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Martin, Electrical Engineer
Category: Home Improvement
Satisfied Customers: 4922
Experience:  Design, construct, fix and grow stuff around and in the home.
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How do I build a small lake on my property

Resolved Question:

How do I build a small lake on my property?
Submitted: 8 years ago.
Category: Home Improvement
Expert:  Martin replied 8 years ago.
HelloCustomer welcome to Just Answer.

What kind of terrain do you have, clay, sand?

Do you have a stream around? Does it rain a lot there?

How big do you want it?
Customer: replied 8 years ago.

Hi Martin, I live in Alaska on 5 acres and I want to build a lake about 1/2 acre in size.

The terrain is flat with a stream and two springs on either side of the proposed site.

The base is rock and sand.

Expert:  Martin replied 8 years ago.
It should not be a problem to do a lake in Alaska. Only thing is i don't know the regulation about stream there. Around here, it's stipulated to not derive more than 50% at any time and need to install mechanism to allow fish to go upstream.

There is 2 way to make a lake, or you dig (that might be complicated if you are far from civilization or you build some kind of dam like my friends the beavers. The advantage of a dug lake is that it will freeze less profoundly (good if you want to keep trout in it). It's also easier to keep aquatic plant that will filter the lake. With the soil you mention, you probably don't need any membrane in the bottom (that reduce the cost greatly). Only thing you need is rocks around where the stream enter, and other rock where the stream exit the lake. The deepness of the lake need to account for a 1 feet deep ice sheet in winter. Again if you want fish, you need to plan special deeper region so the fish can go away from the heat in summer. If you happen to know someone that need filling material, you could ask them to take it at your home, it would speed the things a lot.

Doing a beaver like lake is the easiest and cheapest way, but it require a small slope and you say you are flat. You do it just like a beaver, you bring branch that you cover with mud from the inside. That make for very erosion proof dam. Erosion is the enemy for a dam lake as spring snow melting can make it break. You then need a valve system for the spring to evacuate the water surplus.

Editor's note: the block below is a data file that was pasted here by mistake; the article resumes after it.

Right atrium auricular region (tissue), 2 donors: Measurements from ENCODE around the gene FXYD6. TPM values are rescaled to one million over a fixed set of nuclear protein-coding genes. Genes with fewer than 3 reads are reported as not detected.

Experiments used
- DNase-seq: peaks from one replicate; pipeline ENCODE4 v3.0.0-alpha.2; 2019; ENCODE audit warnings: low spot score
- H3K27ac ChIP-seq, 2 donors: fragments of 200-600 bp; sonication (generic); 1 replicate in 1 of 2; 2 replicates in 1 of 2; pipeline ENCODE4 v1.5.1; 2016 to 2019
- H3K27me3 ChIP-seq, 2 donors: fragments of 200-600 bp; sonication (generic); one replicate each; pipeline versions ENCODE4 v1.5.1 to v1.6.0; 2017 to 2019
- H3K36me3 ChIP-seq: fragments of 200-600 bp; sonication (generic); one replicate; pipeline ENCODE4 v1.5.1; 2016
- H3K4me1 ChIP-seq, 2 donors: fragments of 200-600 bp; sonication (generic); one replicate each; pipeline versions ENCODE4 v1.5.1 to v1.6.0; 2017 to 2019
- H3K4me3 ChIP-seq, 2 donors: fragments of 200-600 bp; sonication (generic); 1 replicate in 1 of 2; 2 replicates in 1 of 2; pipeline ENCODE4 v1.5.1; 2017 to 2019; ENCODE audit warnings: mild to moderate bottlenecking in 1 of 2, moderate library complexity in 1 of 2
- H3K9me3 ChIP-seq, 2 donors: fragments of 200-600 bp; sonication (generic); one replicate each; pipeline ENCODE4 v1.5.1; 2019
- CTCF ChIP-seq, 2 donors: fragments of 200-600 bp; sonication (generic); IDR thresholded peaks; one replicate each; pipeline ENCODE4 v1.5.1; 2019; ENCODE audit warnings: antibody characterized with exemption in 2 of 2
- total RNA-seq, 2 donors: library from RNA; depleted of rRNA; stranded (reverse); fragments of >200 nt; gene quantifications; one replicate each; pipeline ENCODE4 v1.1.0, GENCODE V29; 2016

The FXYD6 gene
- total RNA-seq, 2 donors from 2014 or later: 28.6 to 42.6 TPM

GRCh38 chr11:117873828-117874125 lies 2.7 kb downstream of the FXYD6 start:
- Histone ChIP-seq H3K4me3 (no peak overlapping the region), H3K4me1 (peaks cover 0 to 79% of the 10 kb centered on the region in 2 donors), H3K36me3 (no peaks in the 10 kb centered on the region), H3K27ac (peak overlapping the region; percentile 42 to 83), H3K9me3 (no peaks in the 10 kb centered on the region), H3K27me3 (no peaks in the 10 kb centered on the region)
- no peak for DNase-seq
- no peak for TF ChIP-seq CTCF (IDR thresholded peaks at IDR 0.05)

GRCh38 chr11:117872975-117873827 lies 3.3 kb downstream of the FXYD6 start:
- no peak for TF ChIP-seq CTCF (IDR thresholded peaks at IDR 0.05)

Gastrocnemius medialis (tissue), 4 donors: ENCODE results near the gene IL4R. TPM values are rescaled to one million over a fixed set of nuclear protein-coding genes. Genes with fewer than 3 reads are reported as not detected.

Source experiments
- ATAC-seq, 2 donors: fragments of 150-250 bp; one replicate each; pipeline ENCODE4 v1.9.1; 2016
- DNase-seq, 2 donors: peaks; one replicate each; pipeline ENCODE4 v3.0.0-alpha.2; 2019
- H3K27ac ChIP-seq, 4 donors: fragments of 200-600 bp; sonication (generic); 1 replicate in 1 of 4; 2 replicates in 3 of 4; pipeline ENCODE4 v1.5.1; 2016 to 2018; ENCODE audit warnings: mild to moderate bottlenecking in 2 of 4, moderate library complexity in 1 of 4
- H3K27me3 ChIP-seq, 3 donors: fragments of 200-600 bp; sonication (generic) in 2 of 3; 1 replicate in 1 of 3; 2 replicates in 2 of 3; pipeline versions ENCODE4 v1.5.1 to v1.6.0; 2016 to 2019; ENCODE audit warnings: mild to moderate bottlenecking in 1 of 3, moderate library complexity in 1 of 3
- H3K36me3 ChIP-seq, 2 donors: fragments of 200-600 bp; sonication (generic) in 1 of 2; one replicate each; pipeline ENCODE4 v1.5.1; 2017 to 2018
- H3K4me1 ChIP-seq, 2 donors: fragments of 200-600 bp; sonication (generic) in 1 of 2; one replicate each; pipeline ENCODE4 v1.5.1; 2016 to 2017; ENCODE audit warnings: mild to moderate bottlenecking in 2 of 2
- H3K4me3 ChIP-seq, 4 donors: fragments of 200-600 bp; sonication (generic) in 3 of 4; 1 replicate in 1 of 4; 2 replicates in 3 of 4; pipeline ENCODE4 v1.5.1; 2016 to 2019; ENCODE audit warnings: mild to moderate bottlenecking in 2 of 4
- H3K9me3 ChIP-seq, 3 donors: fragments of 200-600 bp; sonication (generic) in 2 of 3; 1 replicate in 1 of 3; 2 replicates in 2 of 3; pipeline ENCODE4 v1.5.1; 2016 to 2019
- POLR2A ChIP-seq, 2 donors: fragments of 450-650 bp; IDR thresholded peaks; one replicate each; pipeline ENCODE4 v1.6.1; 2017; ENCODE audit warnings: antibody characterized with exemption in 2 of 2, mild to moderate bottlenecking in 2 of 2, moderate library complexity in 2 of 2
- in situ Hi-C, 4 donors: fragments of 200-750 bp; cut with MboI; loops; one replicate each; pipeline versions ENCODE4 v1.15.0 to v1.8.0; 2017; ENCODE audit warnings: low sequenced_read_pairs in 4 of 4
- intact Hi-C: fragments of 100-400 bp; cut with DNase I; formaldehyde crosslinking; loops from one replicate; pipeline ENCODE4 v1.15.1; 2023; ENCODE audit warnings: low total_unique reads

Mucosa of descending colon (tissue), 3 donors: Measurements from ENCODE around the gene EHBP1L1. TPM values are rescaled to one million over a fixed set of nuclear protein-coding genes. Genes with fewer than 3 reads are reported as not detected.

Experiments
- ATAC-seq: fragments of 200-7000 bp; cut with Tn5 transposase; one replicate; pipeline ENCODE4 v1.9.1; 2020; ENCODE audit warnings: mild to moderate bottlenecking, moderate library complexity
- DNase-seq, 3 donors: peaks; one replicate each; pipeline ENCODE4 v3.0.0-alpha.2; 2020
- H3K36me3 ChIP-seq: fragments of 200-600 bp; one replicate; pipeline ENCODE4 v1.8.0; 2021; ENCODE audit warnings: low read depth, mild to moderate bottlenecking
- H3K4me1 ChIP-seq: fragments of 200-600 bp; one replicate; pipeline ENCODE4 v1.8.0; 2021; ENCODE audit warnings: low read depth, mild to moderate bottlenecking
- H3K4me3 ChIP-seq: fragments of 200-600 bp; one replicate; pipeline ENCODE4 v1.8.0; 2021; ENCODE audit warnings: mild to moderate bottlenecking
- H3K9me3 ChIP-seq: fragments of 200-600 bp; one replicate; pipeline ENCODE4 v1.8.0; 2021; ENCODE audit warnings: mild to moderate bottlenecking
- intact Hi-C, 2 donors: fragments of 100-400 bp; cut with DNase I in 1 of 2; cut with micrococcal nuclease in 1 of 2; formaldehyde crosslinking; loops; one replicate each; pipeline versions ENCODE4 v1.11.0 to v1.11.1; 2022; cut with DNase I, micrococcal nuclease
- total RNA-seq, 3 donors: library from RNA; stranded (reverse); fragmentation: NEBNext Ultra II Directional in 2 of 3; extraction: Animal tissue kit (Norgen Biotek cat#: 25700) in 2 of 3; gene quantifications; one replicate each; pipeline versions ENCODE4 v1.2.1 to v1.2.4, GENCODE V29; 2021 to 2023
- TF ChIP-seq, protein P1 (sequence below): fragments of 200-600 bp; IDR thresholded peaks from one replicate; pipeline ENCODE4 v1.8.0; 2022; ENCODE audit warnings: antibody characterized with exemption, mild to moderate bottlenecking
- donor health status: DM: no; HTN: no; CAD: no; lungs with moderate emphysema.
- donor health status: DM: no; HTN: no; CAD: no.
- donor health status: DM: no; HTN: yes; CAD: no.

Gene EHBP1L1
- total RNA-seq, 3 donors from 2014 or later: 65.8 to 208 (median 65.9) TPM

If you have wind, you can install a little windmill to oxygen the water. If you have a dominant wind, do it like a paint pan, with the deep side from where the wind is coming, that will allow for natural wave build up on the "beach" side so the oxygenation could be made naturally.

Just ask more questions if you need technical details or have special limitation you want to adress.
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Customer: replied 8 years ago.

You may have misunderstood my question...the stream would not flow into the lake, but

the springs I mentioned could (we can't divert streams here either, Salmon spawning

area). Would I divert the water from the lake back toward the creek from overflow? We are planning to dig, but the Springs should fill the lake (accounting for rain and melt off).

But should I trench from the lake to the stream to prevent overflow?

Expert:  Martin replied 8 years ago.
Yes, accounting for overflow is very important. You need to take the worst case (rapid snow meltdown of a snow rich winter) and calculate how that can exit the lake. That is why i mentioned the output need to be pad with rock (big heavy ones, boulder are the best, XXXXX XXXXX alder around that area should help to prevent erosion in case it goes over). The form of the exit need to be hydrodynamic to allow good flow in it, but not too much to not allow ice sheet breaking part to clog in in the spring by floating to easily there (or else a new creek can form elsewhere).

That said, locally, the lake will not collect more water than what the creek carry at any time (it will even have a bit less because of evaporation caused by surface increase). So, the creek should be able to take the surplus without a canal to the stream.

If the spring is constant, even in the dry part of summer, it's a good enough source.
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